This U.S. Geological Survey (USGS) data release provides the descriptions of 11 U.S. sites that include mineral regions, mines, and mineral occurrences that contain enrichments of niobium (Nb). To be included in this data release, a site must have a contained resource and (or) past production of Nb metal greater than 10,000 metric tons, which was the approximate consumption of Nb in the U.S. in 2019 (U.S. Geological Survey, 2020). Sites in this dataset occur in Alaska, Arkansas, Colorado, Nebraska, and Texas. Niobium primarily occurs in oxide minerals of the pyrochlore group, which are most commonly found in carbonatites and alkaline granite-syenite complexes. Globally, the largest Nb deposits occur in Brazil and Canada. In Brazil, the Barreiro carbonatite complex hosts the Araxa deposit that contains more than 460 million metric tons of ore with an average grade of 2.48 percent Nb2O5 (Schulz and others, 2017). The world's leading producer of Nb outside of Brazil is the Niobec Mine in Quebec, Canada. The Niobec deposit occurs in the Saint-Honore carbonatite complex, where pyrochlore is the main niobium-bearing mineral; the ore body contains more than 400 million metric tons with an average grade of 0.42 percent Nb2O5 (Schulz and others, 2017). In comparison, the largest known Nb deposit in the U.S. is the Iron Hill deposit in Colorado, which has been prospected for titanium, Nb, rare earth elements and thorium. There are no current U.S. producers of Nb, but the Elk Creek project in Nebraska is in the furthest stage of development. If Elk Creek comes online, it will be the first recorded producer of Nb in the U.S. since the 1950s. Niobium is necessary for strategic, consumer, and commercial applications. The primary use for Nb is for the production of high strength steel alloys used in pipelines, transportation infrastructure, and structural applications (Schulz and others, 2017). As of 2019, the U.S. maintains a history of being 100 percent net import reliant on Nb from countries, such as Brazil and Canada. Niobium is imported to the U.S. as Nb minerals, oxides, and ferroniobium (U.S. Geological Survey, 2020). The entries and descriptions in the database were derived from published papers, reports, data, and internet documents representing a variety of sources, including geologic and exploration studies described in State, Federal, and industry reports. Resources extracted from older sources might not be compliant with current rules and guidelines in minerals industry standards, such as National Instrument 43-101 (NI 43-101). The inclusion of a Nb mineral deposit in this database is not meant to imply that the deposit is currently economic. Rather, these deposits were included to capture the characteristics of the largest Nb deposits in the United States. Inclusion of material in the database is for descriptive purposes only and does not imply endorsement by the U.S. Government. The authors welcome additional published information in order to continually update and refine this dataset. Schulz, K.J., Piatak, N.M., and Papp, J.F., 2017, Niobium and tantalum, chap. M of Schulz, K.J., DeYoung, J.H., Jr., Seal, R.R., II, and Bradley, D.C., eds., Critical mineral resources of the United States - Economic and environmental geology and prospects for future supply: U.S. Geological Survey Professional Paper 1802, p. M1-M34, https://doi.org/10.3133/pp1802M. U.S. Geological Survey, 2020, Mineral commodity summaries 2020: U.S. Geological Survey, 200 p., https://doi.org/10.3133/mcs2020.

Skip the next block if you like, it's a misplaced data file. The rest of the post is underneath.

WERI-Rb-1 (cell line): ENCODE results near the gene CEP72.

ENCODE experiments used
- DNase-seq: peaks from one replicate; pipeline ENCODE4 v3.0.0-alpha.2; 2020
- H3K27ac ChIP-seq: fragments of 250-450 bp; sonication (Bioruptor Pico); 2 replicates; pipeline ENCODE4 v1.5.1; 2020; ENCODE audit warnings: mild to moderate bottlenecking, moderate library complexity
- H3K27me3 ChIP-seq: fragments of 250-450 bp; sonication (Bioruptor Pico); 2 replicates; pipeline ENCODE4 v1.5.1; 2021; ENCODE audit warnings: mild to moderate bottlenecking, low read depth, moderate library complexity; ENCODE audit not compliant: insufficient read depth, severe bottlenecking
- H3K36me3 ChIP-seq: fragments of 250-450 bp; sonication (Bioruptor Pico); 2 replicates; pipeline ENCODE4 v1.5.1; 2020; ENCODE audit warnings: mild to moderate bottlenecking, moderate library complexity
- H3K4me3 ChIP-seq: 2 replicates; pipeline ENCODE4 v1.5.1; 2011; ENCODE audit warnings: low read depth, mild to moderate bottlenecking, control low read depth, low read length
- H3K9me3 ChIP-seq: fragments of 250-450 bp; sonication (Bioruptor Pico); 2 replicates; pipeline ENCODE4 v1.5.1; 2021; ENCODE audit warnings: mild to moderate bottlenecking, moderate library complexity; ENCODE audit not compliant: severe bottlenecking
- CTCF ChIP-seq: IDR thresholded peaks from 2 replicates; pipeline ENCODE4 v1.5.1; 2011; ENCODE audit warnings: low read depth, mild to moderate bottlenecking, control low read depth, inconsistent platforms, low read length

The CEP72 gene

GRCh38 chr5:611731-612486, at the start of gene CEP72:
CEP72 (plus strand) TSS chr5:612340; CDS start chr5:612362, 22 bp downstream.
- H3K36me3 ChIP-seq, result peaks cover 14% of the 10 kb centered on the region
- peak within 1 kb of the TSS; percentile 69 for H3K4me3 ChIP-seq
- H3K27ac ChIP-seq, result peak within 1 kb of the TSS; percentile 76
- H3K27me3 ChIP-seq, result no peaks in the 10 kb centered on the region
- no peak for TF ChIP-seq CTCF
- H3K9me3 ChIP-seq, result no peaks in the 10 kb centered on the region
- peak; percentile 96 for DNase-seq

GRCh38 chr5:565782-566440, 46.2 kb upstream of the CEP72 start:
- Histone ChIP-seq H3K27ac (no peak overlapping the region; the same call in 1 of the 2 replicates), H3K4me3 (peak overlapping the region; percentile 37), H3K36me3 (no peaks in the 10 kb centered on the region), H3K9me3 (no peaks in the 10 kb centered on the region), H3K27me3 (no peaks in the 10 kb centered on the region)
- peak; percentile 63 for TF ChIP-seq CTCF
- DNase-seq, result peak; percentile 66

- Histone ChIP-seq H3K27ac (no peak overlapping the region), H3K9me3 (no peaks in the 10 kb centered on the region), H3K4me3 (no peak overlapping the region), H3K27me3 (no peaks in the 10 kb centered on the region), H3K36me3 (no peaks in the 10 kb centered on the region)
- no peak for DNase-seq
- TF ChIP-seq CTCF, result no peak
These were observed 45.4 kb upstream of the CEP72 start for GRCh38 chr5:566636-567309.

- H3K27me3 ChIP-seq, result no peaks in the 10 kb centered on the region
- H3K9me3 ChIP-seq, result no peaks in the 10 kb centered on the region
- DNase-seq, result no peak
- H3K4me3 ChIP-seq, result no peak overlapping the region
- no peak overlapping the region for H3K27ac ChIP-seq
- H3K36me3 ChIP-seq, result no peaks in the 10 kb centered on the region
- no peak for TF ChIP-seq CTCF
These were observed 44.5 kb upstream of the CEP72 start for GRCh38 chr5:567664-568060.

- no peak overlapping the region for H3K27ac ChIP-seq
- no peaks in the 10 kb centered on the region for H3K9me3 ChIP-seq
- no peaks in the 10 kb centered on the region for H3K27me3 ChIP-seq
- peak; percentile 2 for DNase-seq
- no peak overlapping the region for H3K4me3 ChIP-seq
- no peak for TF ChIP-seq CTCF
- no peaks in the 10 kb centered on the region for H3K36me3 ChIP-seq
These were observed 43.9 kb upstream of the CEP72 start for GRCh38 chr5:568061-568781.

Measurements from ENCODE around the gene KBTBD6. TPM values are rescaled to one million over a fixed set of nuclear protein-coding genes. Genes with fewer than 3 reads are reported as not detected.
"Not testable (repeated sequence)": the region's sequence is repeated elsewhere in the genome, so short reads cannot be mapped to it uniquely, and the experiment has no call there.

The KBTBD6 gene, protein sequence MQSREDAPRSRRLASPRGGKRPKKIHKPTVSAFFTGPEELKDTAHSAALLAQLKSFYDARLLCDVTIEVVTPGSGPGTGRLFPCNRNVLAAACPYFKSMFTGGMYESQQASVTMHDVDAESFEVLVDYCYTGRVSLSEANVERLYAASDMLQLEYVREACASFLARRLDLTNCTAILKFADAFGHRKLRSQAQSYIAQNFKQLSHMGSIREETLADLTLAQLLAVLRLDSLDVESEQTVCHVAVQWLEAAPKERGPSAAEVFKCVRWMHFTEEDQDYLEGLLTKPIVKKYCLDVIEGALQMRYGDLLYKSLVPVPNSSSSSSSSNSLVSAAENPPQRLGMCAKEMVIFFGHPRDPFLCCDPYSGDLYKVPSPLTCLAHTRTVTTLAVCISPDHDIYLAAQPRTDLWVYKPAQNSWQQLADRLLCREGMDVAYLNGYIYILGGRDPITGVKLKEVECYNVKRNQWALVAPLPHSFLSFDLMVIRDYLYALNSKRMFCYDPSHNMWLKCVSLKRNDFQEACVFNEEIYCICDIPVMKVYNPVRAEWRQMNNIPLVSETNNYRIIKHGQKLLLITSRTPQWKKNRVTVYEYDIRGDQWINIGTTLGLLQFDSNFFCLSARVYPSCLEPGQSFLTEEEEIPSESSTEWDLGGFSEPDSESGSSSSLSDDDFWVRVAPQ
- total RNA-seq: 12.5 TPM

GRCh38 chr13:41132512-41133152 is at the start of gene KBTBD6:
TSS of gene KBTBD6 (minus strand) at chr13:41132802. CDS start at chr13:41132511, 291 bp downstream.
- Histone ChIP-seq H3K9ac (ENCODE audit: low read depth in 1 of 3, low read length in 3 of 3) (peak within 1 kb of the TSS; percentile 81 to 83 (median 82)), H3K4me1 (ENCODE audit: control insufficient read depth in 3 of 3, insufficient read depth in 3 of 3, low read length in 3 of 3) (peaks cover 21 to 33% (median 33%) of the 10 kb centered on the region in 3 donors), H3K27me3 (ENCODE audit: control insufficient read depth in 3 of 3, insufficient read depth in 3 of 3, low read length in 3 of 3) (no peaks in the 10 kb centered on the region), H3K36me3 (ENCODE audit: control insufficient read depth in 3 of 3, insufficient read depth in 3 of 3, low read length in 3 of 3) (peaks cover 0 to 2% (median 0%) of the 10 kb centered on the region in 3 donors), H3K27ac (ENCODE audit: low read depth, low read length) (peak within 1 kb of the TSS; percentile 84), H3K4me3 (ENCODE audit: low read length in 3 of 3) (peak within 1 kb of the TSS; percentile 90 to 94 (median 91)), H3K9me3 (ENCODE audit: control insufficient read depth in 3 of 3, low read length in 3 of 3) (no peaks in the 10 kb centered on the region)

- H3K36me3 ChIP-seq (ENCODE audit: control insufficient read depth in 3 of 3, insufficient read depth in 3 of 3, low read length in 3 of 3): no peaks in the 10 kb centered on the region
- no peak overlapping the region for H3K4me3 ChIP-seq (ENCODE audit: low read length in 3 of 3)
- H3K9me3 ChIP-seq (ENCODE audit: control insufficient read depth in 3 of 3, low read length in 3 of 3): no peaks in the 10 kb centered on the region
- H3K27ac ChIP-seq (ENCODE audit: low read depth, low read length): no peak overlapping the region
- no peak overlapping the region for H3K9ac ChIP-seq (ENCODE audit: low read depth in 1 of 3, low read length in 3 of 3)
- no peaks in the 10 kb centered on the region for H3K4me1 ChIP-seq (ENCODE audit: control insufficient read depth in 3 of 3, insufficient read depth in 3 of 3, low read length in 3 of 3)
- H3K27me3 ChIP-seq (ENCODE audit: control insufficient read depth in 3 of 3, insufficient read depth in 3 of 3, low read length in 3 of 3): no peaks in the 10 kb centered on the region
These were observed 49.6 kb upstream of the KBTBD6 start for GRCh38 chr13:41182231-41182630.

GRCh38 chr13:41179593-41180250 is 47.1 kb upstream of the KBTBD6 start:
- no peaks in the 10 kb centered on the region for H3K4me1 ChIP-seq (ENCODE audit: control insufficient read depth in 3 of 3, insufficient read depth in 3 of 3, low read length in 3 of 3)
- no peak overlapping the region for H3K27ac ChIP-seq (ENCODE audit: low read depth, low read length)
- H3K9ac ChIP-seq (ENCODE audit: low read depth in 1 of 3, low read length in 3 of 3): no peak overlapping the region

|Title||Niobium Deposits in the United States|
|Authors||Nick A Karl, Liam D Knudsen, Jeffrey L Mauk|
|Product Type||Data Release|
|Record Source||USGS Digital Object Identifier Catalog|
|USGS Organization||Geology, Geophysics, and Geochemistry Science Center|